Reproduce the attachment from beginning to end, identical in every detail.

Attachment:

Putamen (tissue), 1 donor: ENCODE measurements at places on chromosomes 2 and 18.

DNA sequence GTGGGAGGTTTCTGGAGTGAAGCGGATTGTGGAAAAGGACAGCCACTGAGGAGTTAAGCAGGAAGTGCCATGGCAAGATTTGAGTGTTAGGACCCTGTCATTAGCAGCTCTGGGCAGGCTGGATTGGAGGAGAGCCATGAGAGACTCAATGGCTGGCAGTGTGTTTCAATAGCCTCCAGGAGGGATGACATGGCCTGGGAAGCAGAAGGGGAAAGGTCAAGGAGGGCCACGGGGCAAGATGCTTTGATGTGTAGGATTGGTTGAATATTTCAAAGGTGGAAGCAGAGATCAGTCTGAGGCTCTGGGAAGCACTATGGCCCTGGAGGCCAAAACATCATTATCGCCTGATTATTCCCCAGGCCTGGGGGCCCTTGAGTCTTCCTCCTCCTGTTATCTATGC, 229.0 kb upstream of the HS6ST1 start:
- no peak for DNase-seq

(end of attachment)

Putamen (tissue), 1 donor: ENCODE measurements at places on chromosomes 2 and 18.

DNA sequence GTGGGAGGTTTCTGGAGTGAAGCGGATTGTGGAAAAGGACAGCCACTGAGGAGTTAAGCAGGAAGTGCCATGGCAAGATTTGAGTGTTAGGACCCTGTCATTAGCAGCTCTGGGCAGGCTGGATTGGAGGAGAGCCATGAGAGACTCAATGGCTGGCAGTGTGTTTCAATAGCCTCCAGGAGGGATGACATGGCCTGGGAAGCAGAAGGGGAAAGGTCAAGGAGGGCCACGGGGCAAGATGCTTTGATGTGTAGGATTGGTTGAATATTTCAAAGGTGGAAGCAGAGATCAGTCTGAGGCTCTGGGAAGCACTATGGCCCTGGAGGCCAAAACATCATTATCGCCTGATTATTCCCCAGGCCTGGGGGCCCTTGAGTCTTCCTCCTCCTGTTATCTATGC, 229.0 kb upstream of the HS6ST1 start:
- no peak for DNase-seq